Dallas RTC sync + TOS Y2K fix
This page describes how a still produced little piece of hardware can add real time clock (RTC) functionality to our old favourite computer systems. In this case it’s an Atari STE, but any ST with ROM sockets will work.
I can’t speak for everyone, but personally I’ve become quite accustomed to being able to look at file creation dates to see when I worked on what. It’s not something that bothered me too much 25 years ago when I used my Ataris extensively – although I did acquire a TimeKey cartridge a little while later. Also – it’s just good fun to extend the old machines for nostalgic reasons.
How – hardware:
Maxim Integrated has a series of ICs named Dallas 1216x – where x denominates whether they’re intended for use in RAM or ROM situations, and the amount of pins. For the Atari ST line of computers, the easiest way to add the ICs to the systems is either through a cartridge or as a pass-through in an existing ROM socket.
Many Atari STEs have their ROM chips already socketed. Depending on the ROM version and whether they’ve been upgraded to a later TOS the chips are either 28 pin or 32 pin. The matching Dallas chips are thus the Dallas 1216E or Dallas 1216F version. (Do not try using any of the others – the functionality is very different)
The chips are available from various reputable online dealers at a somewhat steep price (~€45). They also seem to be available from slightly more risky sources at much lower prices, although it’s possible those would suffer from issues with battery life lengths etc.
Once you have the IC, removing one of the existing ROM chips is a matter of using a flat screwdriver and carefully nudging it upwards little by little switching sides a few times. All you have to do then is to insert the Dallas chip in the existing socket and re-seat the ROM into the pass-through connector. It will look something like this (maybe less dusty though):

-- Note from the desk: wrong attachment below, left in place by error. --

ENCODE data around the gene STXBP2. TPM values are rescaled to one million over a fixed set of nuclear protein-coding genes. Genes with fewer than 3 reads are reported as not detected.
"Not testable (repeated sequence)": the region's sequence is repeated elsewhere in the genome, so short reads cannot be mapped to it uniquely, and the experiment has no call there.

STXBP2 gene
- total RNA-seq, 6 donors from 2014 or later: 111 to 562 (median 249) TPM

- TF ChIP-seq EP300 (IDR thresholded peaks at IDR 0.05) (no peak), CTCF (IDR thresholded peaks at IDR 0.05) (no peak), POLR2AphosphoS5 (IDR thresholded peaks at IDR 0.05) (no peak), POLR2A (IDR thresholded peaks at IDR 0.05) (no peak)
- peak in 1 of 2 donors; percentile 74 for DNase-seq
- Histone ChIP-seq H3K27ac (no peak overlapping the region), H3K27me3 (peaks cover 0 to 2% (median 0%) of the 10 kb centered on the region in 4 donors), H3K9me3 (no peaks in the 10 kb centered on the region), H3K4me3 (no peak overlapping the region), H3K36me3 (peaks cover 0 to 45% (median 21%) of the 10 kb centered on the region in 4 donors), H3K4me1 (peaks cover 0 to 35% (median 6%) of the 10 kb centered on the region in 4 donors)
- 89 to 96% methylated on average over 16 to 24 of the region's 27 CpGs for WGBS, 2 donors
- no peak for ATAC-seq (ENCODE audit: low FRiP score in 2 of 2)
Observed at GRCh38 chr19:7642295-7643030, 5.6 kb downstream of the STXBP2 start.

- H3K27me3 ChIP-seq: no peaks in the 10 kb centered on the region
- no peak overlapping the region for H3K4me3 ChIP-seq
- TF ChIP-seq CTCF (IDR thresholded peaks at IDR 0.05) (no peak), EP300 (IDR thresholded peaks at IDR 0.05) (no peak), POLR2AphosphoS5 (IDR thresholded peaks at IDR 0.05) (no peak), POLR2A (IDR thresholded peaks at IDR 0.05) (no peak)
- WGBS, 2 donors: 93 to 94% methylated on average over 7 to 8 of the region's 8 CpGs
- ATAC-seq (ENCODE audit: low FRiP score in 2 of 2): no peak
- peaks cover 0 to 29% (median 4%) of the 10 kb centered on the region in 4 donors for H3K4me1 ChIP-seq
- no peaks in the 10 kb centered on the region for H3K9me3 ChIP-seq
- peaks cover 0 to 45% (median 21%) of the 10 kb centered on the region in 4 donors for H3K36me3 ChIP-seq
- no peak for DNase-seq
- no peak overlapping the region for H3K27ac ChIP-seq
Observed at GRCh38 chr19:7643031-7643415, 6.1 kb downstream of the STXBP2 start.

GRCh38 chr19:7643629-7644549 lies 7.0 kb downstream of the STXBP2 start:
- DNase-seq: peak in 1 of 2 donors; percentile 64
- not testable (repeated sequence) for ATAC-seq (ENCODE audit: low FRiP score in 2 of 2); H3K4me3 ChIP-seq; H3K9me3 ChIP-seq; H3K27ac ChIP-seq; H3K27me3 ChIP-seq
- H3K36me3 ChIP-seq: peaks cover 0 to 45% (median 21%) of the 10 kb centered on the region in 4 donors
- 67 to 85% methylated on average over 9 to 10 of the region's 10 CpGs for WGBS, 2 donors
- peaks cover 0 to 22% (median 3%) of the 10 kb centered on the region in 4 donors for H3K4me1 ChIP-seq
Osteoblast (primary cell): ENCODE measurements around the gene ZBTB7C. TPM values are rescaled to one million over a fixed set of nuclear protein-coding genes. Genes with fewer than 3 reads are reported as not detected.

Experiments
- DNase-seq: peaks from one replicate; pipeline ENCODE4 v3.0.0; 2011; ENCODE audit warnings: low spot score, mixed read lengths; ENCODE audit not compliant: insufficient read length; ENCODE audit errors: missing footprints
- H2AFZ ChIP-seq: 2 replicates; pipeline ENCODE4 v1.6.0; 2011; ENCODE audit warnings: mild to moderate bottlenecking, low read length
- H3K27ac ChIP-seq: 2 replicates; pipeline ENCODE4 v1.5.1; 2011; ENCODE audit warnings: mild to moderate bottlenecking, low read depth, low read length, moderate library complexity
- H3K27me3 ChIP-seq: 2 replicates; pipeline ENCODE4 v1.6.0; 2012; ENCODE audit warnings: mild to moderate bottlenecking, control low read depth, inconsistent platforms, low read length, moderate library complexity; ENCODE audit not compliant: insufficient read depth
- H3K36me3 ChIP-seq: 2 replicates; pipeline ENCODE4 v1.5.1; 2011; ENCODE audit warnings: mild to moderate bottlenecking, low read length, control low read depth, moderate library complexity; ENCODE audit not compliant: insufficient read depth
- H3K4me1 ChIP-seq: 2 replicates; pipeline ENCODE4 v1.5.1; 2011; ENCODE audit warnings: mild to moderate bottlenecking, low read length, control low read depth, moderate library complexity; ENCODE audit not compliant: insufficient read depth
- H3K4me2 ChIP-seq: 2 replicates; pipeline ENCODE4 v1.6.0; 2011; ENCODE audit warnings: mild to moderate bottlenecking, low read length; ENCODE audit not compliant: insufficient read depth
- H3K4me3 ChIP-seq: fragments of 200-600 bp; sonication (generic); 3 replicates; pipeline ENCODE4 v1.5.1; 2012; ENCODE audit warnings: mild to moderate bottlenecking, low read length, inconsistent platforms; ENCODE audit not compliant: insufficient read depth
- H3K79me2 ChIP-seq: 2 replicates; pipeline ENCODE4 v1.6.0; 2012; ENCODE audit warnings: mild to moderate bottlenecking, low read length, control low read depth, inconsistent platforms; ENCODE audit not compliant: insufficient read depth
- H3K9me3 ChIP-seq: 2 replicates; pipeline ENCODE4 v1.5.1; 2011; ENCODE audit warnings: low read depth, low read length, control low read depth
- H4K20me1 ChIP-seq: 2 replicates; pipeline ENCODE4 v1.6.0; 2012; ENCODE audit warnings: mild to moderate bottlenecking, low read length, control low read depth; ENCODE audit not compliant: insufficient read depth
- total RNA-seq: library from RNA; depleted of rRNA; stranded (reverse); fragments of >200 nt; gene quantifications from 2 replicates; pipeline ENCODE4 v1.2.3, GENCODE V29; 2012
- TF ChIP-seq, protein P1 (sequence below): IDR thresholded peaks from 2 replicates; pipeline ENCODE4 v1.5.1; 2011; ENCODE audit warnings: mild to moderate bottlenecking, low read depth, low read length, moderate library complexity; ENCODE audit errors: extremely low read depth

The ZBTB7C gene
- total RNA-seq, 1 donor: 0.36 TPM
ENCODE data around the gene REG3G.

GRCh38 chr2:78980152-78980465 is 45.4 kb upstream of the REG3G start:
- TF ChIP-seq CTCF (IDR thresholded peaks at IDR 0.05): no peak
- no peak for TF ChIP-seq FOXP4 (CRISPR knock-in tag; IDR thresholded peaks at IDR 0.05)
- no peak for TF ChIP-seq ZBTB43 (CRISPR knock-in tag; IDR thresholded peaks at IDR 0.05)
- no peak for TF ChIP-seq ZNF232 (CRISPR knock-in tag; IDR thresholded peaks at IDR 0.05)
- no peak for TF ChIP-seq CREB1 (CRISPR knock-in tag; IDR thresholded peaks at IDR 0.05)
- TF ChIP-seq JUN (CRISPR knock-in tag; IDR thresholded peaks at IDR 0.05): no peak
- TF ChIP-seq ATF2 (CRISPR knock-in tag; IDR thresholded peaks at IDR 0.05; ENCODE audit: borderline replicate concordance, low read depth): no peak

(Never mind the yellow cables – as can be seen on the ROM chip stickers I have a dual TOS installation and the cables go to a switch)
I use an HxC Floppy SD emulator myself and haven’t tried putting back the internal disk drive. I believe it would still fit, although tight. It’s also not important which ROM socket you put the Dallas chip in (HI or LO).
With this, the actual hardware installation is done. Next up is the software – there’s a bit of magic involved in how an RTC inserted into a ROM socket can be accessed by the Atari.
How – software:
The Dallas chips work by closely monitoring the ROM accesses, and if a special hard coded sequence of 64 reads is detected (which will never happen by chance) it’s possible to either read out the contents with a further 64 reads – or by reading ROM in a different way write to the chip. Luckily for us, Bill Penner wrote a software suite back in the late 90s that contains a graphical configuration program as well as a clock display .acc and a program meant to go into an AUTO folder setting the correct time and date in TOS at boot. It’s downloadable from various places, including here.
Unfortunately, even though the release history says it’s Y2K-fixed, neither I nor the person I bought my Dallas chip from were able to get the boot program working as it should. The year became 2028, even though the .acc and the configuration program displayed everything correctly. This is well known as the Atari TOS Y2K problem, where year 2000 and later are unable to be set and retrieved by TOS.
Enter Ingo Linkweiler, who early in the year 2000 released a software TOS fix that works by intercepting calls to two TOS routines (datetime set and get) and wind them 20 years back and forth making it possible for TOS to work fine again up until the year 2020.
It’s likely, although I didn’t try, that the AReal boot program would work if Ingo’s Y2K fix had been run beforehand.
How – Troed:
So, since the main reason why I’m playing around with old Ataris isn’t purely for nostalgia, but because it’s a nice system to write low level code on – I realised there was something here that I could do. While the configuration program in AReal works perfectly to set the time in the Dallas RTC – apparently at least I had the need for a utility that not only initialised the TOS clock to its values at boot, but did so in a Y2K compatible way. Additionally, I dislike having to create AUTO folders and take care of the order I add programs into them.
Attached here is Dallas RTC v1.0 – containing not only a replacement boot program for AUTO usage instead of the one in AReal, including a Y2K fix that works up until year 2030, but also the same code optimised for small size making it fit into a boot sector (=<480 bytes). By writing this onto your disks (or disk images, as in the case with my HxC Floppy emu) – or using the AUTO program – your Dallas RTC will now be transparently read by your Atari at boot.
Have fun – and let me know if you find any bugs! The source code is included, and can also be found at Github.